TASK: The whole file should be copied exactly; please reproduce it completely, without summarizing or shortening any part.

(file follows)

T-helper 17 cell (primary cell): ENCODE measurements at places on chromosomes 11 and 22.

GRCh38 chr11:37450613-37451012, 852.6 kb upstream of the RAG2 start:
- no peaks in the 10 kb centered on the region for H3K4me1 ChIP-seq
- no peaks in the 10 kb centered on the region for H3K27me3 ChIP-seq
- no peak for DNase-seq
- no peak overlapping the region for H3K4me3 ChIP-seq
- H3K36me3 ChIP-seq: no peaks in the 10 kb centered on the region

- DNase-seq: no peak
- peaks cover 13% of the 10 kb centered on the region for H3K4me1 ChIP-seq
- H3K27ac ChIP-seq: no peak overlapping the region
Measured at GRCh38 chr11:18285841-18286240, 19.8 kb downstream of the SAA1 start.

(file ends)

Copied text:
T-helper 17 cell (primary cell): ENCODE measurements at places on chromosomes 11 and 22.

GRCh38 chr11:37450613-37451012, 852.6 kb upstream of the RAG2 start:
- no peaks in the 10 kb centered on the region for H3K4me1 ChIP-seq
- no peaks in the 10 kb centered on the region for H3K27me3 ChIP-seq
- no peak for DNase-seq
- no peak overlapping the region for H3K4me3 ChIP-seq
- H3K36me3 ChIP-seq: no peaks in the 10 kb centered on the region

- DNase-seq: no peak
- peaks cover 13% of the 10 kb centered on the region for H3K4me1 ChIP-seq
- H3K27ac ChIP-seq: no peak overlapping the region
Measured at GRCh38 chr11:18285841-18286240, 19.8 kb downstream of the SAA1 start.